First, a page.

Idris Muhammad’s 1974 album for Kudu Records was called Power of Soul – and it was a power that the drummer brought to all of his recordings over a three-decade period spanning 1970 through 1998. Cherry Red’s Robinsongs label has recently compiled a new anthology of the greatest works of Muhammad, who died on July 29, 2014 at the age of 74. The Very Best of Idris Muhammad: Boogie to the Top brings together 13 selections from his 1970s prime for producer Creed Taylor’s Kudu label.
Born Leo Morris in New Orleans in 1939, Muhammad took to music at an early age and initially gravitated towards R&B. He played with many Crescent City greats including Fats Domino, Eddie Bo, Lloyd Price, and the group that would become The Meters. By the early 1960s, word had spread of the young drummer, and he branched out to recordings in New York and Chicago for artists like Jerry Butler, Maxine Brown and Curtis Mayfield. Over the course of the sixties, Leo married La La Brooks of The Crystals, and converted to Islam, changing his name to Idris Muhammad. By 1969, he’d found his way to jazz label Prestige Records.
At Prestige, Muhammad appeared on nearly 170 albums and recorded two as a leader – 1970’s Black Rhythm Revolution and 1971’s Peace and Rhythm. On these albums, he bridged the gap between jazz and R&B, recording his own compositions alongside those by Wilson Pickett, James Brown and his wife La La under her new name of Sakinah Muhammad. In 1974, he departed Prestige for Kudu, the sister label of Creed Taylor’s CTI formed in 1971. With an artist roster also including Esther Phillips, Johnny Hammond, Hank Crawford, and Grover Washington, Jr., Kudu followed in CTI’s footsteps in its attempts to make jazz mainstream. But Kudu emphasized R&B, or soul-jazz, even more so than CTI.
On his Kudu debut Power of Soul, Muhammad was joined by CTI stalwarts including arranger, conductor and keyboardist Bob James, saxophonist Grover Washington, Jr., guitarist Joe Beck, trumpeter Randy Brecker and percussionist Ralph MacDonald. The Jimi Hendrix-penned title track and the lengthy, mellow jam “Loran’s Dance” are reprised from Power of Soul. Muhammad went on to record three more LPs for Kudu, all of which are represented here. Three songs have been culled from 1976’s House of the Rising Sun including the traditional title track, the Brazilian melody “Baia” and the classical-inspired “Theme for New York City.” From 1977’s Turn This Mutha Out, this collection presents the title song as well as “Crab Apple” and “Could Heaven Ever Be Like This” (featuring The Brecker Brothers). Both “Turn This Mutha Out” and “Could Heaven…” were successfully aimed at the disco/dance market, scoring Muhammad two R&B hit singles. His Kudu swansong was 1978’s Boogie to the Top, from which its title track and “Stick It in Your Face” have been culled.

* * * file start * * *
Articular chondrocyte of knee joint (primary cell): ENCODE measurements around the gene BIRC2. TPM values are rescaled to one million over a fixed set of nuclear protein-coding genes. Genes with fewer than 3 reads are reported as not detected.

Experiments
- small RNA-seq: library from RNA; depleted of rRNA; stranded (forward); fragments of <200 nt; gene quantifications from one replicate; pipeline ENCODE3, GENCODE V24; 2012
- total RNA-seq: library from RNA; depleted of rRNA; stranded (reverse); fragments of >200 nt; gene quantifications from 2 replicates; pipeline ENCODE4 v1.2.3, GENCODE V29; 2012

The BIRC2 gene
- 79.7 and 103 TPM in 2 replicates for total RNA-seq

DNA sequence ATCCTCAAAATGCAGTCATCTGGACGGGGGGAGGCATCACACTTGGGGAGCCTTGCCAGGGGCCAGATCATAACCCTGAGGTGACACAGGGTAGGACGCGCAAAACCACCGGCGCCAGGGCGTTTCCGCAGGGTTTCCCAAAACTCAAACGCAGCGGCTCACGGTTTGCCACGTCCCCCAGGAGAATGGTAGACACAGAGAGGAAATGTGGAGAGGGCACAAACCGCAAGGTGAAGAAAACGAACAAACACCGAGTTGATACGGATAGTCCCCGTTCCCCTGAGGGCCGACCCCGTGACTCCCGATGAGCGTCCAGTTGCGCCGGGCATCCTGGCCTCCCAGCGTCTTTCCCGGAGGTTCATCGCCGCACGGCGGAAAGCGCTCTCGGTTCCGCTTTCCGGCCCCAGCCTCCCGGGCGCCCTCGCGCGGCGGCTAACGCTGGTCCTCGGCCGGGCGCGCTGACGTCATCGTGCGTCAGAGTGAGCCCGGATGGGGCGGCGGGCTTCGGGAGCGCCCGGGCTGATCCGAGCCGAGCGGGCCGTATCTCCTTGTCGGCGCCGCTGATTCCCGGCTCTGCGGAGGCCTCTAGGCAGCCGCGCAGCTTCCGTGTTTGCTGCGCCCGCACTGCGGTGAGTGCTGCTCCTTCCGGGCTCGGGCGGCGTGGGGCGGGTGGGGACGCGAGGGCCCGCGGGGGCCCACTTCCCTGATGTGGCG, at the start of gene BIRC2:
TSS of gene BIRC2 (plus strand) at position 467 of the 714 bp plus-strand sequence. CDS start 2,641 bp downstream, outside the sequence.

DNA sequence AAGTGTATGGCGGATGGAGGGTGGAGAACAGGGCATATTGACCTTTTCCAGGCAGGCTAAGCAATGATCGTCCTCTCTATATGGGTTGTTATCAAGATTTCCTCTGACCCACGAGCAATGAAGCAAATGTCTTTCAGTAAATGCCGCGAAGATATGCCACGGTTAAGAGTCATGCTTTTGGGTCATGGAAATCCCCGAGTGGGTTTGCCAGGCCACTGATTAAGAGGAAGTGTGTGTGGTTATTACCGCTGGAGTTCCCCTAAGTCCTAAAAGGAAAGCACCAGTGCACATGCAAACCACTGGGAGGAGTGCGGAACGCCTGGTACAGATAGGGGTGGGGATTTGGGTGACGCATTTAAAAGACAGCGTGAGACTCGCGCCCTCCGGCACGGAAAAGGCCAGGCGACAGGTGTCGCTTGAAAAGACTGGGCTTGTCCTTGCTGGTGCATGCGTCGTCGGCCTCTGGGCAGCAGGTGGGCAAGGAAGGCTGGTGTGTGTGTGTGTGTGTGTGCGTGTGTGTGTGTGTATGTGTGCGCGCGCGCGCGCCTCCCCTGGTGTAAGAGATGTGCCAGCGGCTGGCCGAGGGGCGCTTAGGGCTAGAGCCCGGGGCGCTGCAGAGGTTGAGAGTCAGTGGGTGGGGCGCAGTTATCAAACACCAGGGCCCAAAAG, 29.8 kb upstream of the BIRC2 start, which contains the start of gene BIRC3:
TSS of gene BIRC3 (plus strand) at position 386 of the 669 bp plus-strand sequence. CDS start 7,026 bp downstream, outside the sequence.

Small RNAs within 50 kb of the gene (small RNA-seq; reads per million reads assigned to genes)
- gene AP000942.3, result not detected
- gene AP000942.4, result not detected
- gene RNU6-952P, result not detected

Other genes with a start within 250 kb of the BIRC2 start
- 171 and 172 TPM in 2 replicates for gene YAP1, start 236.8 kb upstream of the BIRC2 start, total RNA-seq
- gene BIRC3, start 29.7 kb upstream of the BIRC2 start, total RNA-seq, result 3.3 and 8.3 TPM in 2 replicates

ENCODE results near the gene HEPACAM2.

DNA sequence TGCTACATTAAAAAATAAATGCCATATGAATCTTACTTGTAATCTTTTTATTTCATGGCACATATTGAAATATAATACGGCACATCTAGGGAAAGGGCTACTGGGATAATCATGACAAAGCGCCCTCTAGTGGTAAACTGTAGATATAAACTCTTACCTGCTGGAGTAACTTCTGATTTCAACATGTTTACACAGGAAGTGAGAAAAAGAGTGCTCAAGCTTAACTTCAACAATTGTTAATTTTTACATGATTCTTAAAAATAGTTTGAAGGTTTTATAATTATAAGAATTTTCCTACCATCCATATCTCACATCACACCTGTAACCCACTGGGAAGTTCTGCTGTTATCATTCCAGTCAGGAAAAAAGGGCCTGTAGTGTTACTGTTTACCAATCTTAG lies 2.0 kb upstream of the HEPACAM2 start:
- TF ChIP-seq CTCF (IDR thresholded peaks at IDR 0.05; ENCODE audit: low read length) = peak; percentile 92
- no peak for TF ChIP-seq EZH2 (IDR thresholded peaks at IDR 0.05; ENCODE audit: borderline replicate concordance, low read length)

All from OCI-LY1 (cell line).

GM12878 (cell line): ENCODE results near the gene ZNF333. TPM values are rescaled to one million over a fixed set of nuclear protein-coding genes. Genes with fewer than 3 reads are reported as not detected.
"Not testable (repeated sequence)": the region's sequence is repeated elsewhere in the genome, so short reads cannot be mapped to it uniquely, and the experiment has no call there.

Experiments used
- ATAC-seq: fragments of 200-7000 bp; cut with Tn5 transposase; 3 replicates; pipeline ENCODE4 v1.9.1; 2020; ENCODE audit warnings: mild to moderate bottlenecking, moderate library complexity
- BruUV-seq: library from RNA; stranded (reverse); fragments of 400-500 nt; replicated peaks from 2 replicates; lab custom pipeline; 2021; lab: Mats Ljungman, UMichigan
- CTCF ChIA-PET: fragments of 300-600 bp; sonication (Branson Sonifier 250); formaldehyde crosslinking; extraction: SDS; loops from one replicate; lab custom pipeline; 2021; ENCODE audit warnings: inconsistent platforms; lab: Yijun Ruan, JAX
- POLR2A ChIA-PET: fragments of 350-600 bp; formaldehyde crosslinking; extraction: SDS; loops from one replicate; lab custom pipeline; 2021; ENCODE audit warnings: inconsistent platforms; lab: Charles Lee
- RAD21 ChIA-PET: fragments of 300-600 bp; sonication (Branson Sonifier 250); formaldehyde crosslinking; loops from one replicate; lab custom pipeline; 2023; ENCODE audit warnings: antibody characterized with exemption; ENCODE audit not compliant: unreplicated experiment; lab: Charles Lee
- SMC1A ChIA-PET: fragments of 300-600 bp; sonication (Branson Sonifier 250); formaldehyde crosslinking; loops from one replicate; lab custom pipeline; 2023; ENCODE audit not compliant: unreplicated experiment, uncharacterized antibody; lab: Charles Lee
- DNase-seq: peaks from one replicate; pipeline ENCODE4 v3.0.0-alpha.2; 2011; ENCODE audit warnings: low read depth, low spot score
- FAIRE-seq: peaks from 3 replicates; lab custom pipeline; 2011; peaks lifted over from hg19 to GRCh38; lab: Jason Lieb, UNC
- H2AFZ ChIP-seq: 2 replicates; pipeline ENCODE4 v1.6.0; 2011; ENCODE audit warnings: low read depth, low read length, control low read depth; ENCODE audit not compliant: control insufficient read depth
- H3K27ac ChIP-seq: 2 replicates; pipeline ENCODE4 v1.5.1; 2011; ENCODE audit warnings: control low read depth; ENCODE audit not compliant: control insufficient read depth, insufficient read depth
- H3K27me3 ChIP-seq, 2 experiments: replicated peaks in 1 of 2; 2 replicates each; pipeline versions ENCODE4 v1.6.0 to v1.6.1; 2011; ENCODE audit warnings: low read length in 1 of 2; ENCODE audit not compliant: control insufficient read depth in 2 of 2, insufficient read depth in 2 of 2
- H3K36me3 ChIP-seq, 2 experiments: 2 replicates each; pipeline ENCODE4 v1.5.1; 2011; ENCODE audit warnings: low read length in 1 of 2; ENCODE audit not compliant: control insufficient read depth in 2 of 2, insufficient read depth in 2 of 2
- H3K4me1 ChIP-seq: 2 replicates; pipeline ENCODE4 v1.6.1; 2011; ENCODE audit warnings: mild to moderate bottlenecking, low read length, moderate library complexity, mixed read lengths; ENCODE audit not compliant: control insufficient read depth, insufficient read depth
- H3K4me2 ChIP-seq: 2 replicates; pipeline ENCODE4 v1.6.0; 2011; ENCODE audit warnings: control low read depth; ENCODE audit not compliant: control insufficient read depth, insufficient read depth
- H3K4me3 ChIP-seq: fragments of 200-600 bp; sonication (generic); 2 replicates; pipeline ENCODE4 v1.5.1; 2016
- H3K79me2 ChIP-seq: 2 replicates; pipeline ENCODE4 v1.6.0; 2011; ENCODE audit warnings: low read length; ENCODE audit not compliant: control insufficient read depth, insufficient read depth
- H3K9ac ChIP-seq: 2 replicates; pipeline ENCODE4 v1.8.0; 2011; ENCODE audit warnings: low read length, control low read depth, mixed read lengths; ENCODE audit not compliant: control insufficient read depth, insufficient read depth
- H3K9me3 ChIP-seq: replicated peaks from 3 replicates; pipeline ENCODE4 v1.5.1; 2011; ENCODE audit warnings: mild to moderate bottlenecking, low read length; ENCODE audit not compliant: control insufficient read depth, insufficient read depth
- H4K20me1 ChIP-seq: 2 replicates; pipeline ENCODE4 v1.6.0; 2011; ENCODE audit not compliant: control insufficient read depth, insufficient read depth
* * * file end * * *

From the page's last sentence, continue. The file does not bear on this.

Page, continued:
Following his stint at Kudu, Muhammad continued to sporadically record for labels including Fantasy; he also returned to work as a busy sideman. Though he recorded his final album as a leader in 1998, his session work stretched into the new century. He also separated from La La Brooks in 1999; the couple had four children in addition to Muhammad’s one daughter from a previous marriage.
Robinsongs’ collection, newly remastered by Nick Robbins, adds three bonus tracks: the single edits of “Could Heaven Ever Be Like This,” “Boogie to the Top (Look Up)” and “Turn This Mutha Out.” Charles Waring’s liner notes bring Muhammad’s story up to date through his 2014 death. The Very Best of Idris Muhammad: Boogie to the Top, a fusion of jazz, R&B and dance, is available now from Robinsongs at the links below!
- Loran’s Dance
- Power of Soul
- House of the Rising Sun
- Theme for New York City
- Crab Apple
- Could Heaven Ever Be Like This
- Turn This Mutha Out
- Stick It in Your Face
- Boogie to the Top
- Could Heaven Ever Be Like This (Part 1) (Single)
- Turn This Mutha Out (Single)
- Boogie to the Top (Look Up) (Part 1) (Single)
Tracks 1-2 from Power of Soul, Kudu KU-17, 1974
Tracks 3-5 from House of the Rising Sun, Kudu KU-27, 1976
Tracks 6-8 from Turn This Mutha Out, Kudu KU-34, 1977
Tracks 9-10 from Boogie to the Top, Kudu KU-38, 1978
Track 11 from Kudu single 939, 1978
Track 12 from Kudu single 940, 1978
Track 13 from Kudu single 943, 1978